Monthly case histories about the real guardianship experience
Guardianship Spotlight:
Britton Swank, Esq., FSGA Member
How I Became Involved in Guardianship
Britton Swank

In 2003 I started practicing with an  elder law firm right out of law school and one of the earliest memorable experiences was my first guardianship advocacy case. It involved working with a sibling of a disabled adult child and fortunately there was a tight family relationship.

One of the things that we hear from parents of adult disabled children is, "What will happen to my child when I am gone?" It was good to see that in the absense of the parent in this case, another child stepped up to the plate and clearly cared for their sibling. Through the guardian advocacy statute we had a process that was not invasive or as complicated as a full blown guardianship.

It was meaningful to see a family working together to take care of their disabled adult child and for me to be able to make their life a little easier was rewarding.

That showed me that guardianship would be an area of law where I could really help someone and feel good about what I was doing.

The Boldness of Scammers

A local 84 year old widow was having memory impairment issues and being exploited by scammers who we believe were from Jaimaca. She was writing them checks in the thousands of dollars in exchange for a prize that didn't exist.

The turning point in the case came when somebody at her bank became suspicious of the large checks and alerted authorities.

However, despite the hard work and persistence by law enforcement and the victim's family, the bad guys were getting more and more bold. For example, when the victim's phone number was being changed to stop the fraudulent calls, the scammers would actually call the sheriff's office to "see if she was okay" because as long as they knew she was alive and in the home they were going to keep trying to get more money. In fact, when a detective was going out to the victim's home to investigate, she was already packing her bags to catch an airplane to pick up her prize.

Although it was too late to stop the more than $50,000 she sent the scammers, the bank was able to stop payments of $15,000 and $10,000. There were many other checks that had been written and ready to send, a total of approximately $150,000!

Through an emergency temporary guardianship, we were able to get her into a safe place and prevent more problems.  I was her court-appointed attorney and during the process family members were concerned that the guardianship would splinter their individual relationships. However, that never happened, which was rewarding.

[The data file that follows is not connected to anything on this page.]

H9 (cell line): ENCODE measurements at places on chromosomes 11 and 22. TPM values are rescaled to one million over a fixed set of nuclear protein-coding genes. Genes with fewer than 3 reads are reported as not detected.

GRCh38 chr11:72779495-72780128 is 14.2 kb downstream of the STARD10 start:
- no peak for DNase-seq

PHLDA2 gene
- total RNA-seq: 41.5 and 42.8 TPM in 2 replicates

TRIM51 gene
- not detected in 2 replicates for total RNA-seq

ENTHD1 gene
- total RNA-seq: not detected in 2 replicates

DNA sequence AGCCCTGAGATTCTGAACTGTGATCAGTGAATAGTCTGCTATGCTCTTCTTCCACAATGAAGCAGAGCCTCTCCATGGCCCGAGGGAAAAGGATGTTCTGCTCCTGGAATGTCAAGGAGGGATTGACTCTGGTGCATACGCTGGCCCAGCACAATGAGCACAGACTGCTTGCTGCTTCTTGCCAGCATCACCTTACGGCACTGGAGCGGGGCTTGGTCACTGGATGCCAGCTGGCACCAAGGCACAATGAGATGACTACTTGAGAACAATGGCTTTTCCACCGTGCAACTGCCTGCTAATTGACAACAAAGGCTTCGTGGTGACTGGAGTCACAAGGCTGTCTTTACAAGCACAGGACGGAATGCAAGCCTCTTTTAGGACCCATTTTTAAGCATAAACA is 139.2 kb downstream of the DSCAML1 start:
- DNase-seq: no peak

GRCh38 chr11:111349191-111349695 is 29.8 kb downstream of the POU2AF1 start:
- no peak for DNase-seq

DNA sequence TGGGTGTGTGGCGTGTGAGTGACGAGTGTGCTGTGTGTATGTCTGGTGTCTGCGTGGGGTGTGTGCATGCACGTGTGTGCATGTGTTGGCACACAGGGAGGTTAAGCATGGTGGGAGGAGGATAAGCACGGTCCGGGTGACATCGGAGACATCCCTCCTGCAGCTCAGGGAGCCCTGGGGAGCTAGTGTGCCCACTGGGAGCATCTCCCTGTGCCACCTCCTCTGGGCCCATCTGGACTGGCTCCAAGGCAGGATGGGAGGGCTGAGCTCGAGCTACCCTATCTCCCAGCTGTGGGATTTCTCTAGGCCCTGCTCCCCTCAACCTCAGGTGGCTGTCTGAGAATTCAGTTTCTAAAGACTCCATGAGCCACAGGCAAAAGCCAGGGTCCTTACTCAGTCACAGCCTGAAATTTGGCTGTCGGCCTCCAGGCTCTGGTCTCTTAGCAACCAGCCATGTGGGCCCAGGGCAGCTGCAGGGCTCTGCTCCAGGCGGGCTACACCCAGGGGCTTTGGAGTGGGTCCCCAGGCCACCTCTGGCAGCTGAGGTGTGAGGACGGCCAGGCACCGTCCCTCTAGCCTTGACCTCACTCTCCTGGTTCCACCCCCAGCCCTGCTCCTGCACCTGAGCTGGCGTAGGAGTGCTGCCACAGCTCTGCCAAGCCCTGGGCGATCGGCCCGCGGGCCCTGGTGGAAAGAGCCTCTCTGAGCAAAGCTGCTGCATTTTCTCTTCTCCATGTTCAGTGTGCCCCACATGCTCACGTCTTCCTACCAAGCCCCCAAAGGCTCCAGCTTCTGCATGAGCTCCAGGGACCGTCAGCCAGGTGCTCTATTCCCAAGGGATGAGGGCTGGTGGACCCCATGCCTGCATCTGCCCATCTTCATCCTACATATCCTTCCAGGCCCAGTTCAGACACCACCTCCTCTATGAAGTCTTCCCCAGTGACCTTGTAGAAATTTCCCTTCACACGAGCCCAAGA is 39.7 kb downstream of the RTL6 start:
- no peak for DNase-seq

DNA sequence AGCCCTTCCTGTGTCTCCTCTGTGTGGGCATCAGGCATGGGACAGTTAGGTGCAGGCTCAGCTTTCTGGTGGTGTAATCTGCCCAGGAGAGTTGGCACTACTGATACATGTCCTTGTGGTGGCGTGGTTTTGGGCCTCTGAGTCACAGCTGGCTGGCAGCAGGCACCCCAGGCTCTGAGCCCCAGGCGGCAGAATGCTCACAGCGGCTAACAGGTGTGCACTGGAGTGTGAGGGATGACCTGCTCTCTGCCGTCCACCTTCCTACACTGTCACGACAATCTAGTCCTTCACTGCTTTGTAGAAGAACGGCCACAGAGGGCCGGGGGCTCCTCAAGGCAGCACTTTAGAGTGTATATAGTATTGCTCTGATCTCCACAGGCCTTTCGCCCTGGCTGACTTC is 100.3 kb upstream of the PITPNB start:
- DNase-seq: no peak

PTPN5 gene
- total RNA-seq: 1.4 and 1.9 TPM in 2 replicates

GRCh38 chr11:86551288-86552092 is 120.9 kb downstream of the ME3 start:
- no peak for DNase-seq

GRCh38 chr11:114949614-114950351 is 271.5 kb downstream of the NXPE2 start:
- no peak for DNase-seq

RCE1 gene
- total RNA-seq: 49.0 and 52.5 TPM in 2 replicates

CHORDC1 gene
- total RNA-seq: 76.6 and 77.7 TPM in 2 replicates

Today, despite the victim's memory impairment issues, she cherishes independence and can function somewhat on her own with her daughter as guardian. The woman is safe in an assisted living facility and it has worked out well, considering the further damage that could have happened.

We utilized the least invasive methods available, allowing the woman to have as much freedom as she could, which should be the goal whenever possible.

What question do I get asked the most?

"Why can guardianship sometimes be expensive?"

The petitioner and the alleged incapacitated person both need attorneys and then the system provides a panel of skilled medical professionals that determines actual incapacity. Everybody has to be paid for their expertise and time. But we don't take your rights away lightly and that's why the system works the way it does. It's as serious as it gets when we are talking about people's basic rights and none of us would want that taken away without due process.

For those who cannot afford a private guardians or if there is no family member or friend available to serve, contact the Florida Office of Public and Professional Guardians, which provides public guardians. (850) 414-2381 or you can  email them.
What is a good tip for those selecting a guardian?

Hopefully guardianship is not necessary for you beause it's a difficult, expensive process for a family. However, it's also a critical safety net for people who become incapacitated and don't have advance directives, which make your medical treatment desires known in case you become unable to express them yourself. Guardianship is always a last resort so be sure to plan for incapacity first. It is the least expensive route.

However, if you must go through guardianship, seek assistance from the Florida State Guardianship association or its local affiliates. They have excellent resources and can offer proper guidance.

- Britton
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